Manufactures and Trade.—The staple manufacture is linen. The chief seats of the linen cloth manufacture—which ranges from the coarsest ducks and sackings to the finest damask—are Kirkcaldy and Dunfermline. The largest llax spinning mill is that at Prin-laws near Leslie. The other seats of the linen trade are Auchter-muchty, Cameron Bridge, Cupar, Dura Den, Dysart, Falkland, Freuchie, Guardbridge, Kinghorn, Kingskettle, Lady bank, Leven, Markinch, Newburgh, Springfield, Strathmiglo, Tayport, and East and "West "Wemyss. There are bleaching greens on the banks of the Eden and Leven, and also at Kirkcaldy, Ceres, and Dunferm-line. According to the census of 1871 the number of persons engaged in the linen manufacture was 17,055, of whom 5742 were males and 11,313 females. In the jute manufacture 29 males and 23 females were employed. Kirkcaldy possesses 6 large floor-cloth manufactories, besides others for the manufacture of linoleum. In various towns woollen cloth is manufactured, but only to a small extent. There are fishing-net manufactories at West Wemyss, Kirkcaldy, and Largo. There are breweries and tanneries in the principal towns. The largest distilleries are at Cameron Bridge and Burntisland. Paper is manufactured at Guardbridge, Mark-inch, and Leslie ; earthenware at Kirkcaldy; tobacco at Kirkcaldy and Dunfermline ; and oilcake in a few places. Kirkcaldy and Dunfermline possess iron-foundries; and shipbuilding is carried on at Kinghorn, Dysart, Burntisland, Inverkeithing, and Tayport. The principal port is Kirkcaldy ; the chief imports are flax and timber, and the chief exports coals and potatoes. The largest salmon fisheries are at Newburgh, but there are others at various parts on the east and south coast. The chief seat of the herring fishing is Anstruther ; and the number of boats in the Anstruther district, which includes all the fishing stations in the county, is nearly 800, with a total value of nearly £100,000. For some years the take of herrings on the Fife coast has been very small, and the majority of the Fife fishermen now prosecute the herring fishing at the northern stations.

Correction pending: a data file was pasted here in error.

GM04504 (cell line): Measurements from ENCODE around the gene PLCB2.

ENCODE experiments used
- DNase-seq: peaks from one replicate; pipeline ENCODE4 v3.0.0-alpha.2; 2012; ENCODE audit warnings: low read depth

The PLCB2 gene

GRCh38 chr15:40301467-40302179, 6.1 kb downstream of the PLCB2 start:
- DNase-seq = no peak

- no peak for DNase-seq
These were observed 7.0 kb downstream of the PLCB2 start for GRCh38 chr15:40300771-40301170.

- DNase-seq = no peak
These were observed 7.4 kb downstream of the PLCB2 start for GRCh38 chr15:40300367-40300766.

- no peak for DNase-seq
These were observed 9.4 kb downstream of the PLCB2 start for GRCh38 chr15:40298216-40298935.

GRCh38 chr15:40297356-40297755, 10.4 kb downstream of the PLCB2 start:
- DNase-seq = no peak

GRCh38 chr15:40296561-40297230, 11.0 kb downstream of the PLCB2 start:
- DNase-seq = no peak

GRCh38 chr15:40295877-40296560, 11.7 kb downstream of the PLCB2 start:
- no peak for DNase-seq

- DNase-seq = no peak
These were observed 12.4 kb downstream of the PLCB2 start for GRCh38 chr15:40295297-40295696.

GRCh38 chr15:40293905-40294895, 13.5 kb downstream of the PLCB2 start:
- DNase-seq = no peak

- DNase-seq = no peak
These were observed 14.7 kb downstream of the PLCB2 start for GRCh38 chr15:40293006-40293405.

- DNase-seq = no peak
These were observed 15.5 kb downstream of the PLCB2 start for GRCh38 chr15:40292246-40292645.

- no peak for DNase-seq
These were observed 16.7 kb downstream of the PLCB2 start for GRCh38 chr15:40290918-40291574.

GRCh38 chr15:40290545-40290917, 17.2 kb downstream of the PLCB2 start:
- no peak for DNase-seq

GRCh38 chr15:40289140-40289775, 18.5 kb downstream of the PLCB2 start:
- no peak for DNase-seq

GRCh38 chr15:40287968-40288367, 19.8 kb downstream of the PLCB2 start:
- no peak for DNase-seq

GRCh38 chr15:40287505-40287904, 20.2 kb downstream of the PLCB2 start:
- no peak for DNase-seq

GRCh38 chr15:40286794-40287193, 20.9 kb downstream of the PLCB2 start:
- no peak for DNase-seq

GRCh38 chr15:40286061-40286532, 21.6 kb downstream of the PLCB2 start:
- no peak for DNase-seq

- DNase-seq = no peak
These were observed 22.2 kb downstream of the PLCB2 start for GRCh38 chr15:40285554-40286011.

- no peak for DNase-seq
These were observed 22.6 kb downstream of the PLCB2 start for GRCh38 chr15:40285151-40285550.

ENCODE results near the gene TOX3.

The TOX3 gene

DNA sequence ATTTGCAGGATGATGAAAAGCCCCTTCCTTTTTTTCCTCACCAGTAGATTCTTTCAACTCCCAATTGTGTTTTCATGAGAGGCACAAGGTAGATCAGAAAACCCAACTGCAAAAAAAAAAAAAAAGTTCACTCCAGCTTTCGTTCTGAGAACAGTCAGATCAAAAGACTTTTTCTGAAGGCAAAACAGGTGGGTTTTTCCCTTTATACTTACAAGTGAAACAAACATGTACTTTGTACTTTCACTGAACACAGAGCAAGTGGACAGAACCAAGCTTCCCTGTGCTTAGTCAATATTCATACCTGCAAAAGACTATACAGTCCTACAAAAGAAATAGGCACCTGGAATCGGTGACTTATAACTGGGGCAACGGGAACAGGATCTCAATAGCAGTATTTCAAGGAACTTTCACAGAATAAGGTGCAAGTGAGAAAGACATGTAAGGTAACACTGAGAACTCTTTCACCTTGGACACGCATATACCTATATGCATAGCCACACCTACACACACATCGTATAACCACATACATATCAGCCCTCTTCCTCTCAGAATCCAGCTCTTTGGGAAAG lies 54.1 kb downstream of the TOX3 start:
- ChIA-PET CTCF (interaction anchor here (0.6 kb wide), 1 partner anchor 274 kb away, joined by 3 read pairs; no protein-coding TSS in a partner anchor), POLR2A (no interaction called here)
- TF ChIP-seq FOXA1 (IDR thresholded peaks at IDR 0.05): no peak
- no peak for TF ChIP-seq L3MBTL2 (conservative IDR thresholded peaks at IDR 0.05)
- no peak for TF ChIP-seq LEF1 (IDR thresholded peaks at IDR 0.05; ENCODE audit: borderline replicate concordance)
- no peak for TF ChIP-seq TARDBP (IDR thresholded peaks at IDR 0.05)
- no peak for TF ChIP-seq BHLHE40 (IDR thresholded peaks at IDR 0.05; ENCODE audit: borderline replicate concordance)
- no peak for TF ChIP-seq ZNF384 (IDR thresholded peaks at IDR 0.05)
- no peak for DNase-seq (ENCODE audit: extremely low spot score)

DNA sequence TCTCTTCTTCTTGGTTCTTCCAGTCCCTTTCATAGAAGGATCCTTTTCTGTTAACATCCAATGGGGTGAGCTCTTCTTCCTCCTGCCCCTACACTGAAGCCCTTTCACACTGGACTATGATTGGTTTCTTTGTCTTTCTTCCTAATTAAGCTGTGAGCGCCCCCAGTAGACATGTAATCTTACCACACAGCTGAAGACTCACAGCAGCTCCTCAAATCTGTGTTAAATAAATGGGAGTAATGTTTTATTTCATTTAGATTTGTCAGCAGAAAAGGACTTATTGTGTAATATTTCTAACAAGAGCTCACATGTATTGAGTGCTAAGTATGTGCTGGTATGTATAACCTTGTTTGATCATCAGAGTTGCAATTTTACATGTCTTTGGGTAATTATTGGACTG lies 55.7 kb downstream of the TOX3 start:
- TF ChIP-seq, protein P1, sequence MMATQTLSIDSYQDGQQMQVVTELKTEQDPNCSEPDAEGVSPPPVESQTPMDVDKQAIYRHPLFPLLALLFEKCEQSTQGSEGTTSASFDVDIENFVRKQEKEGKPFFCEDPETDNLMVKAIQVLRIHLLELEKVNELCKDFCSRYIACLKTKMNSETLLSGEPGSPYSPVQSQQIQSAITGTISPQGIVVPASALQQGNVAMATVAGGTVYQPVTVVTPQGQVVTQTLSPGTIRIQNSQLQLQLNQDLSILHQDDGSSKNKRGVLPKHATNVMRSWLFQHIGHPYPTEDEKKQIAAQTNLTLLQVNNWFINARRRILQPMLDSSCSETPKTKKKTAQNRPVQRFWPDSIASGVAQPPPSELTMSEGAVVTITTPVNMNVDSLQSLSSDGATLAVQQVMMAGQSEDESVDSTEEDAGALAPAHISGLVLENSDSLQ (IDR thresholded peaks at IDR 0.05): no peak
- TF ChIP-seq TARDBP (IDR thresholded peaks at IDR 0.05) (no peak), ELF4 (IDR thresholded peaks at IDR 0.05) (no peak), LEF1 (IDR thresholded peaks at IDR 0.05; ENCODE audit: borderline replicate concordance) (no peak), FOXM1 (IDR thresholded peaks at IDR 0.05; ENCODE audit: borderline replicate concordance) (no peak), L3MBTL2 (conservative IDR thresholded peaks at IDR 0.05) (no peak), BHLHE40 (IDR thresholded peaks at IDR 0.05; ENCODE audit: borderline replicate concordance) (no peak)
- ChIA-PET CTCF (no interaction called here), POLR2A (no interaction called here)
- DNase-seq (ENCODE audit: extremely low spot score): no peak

Towns and Villages.—The number of towns and villages in Fife is exceptionally great. The south coast especially is very thickly populated, and along its whole extent there is almost a continuous line of houses. The large extent of downs on the sea-coast affords great facilities for the Scottish national game of golf. Besides the famous golfing green at St Andrews, there are others at Cupar, Crail, Elie, Lundinmill, Leven, Innerleven, "Wemyss, and Burnt-island. The number of boroughs is 16, of which three, Auehter-muchty (1082), Falkland (1144), and Newburgh (2182), are royal; and 13 royal and parliamentary, viz., Anstruther Easter (1289), Anstruther Wester (484), Burntisland (3265), Crail (1112), Cupar (5105), Dunfermline (14,963), Dysart (8919), Inverkeithing (1755), Kilrenny (2539), Kinghorn (1739), Kirkcaldy (12,422), Pittenweem (1760), and St Andrews (6316). Among the other towns and villages the principal along the coast are Limekilns (735), with a small harbour ; Charleston (749), the shipping port of Dunfermline, with an iron-foundry, limeworks, and manufactures of salt; Aber-dour (622), a favourite watering place ; the manufacturing village of East Wemyss (777) ; West Wemyss (1231), partly mining but chiefly fishing; the mining village of Methil (648) ; the fishing villages of Buckhaven (2187), Innerleven (358), and St Monance (1648); the watering places of Leven (2501), Largo (521), and Earlsferry and Elie (1032); and on the northern coast the towns of Tayport (2498) and Newport (1507). Inland there are Freuchie (1195), Kingskettle (643), Ladybank (772), Leslie (3768), Milton of Balgonie (396), Pitlessie (401), Springfield (608), and Strathmiglo (1509), all chiefly manufacturing; Cairneyhill (435), Cardenden (355), Charleston (749), Coalton (442), Coaltown (343), Cowden-beath (1457), Crossgates (1181), Donibristle (412), Dunshalt (481), Halbeath (800), Largoward (325), Lochgelly (2369), Methilhill (480), Thornton (526), Townhill (855), Wellwood (678), Windy-gates (420), all principally mining ; and Ceres (1111), Colinsburgh (351), Fordel (641), Kennoway (835), Kilconquhar (381), Kings-barns (411), Kirkton of Largo (353), Leuehars (523), Lundinmill (539), and Strathkinness (619), with a mixed population—mining, manufacturing, agricultural, or shopkeeping.

Railways. —Fife is crossed from Burntisland to Newport by the North British Railway between Edinburgh and Dundee; aud from the main line branches diverge at Thornton to Dunfermline and Kinross, and to Leven and the east of Fife ; at Markinch to Leslie; at Ladybank to Auchtermuchty and Kinross aud to Perth ; and at Leuehars to St Andrews.

Population.—The total population of the county in 1871 was 160,735, of whom 75,127 were males and 85,608 females. The population in 1861 was 154,770. In the towns the population in 1871 was 73,929 as compared with 66,516 in 1861, in the villages 47,759 as compared with 41,627, and in the rural districts 39,047 as compared with 46,627.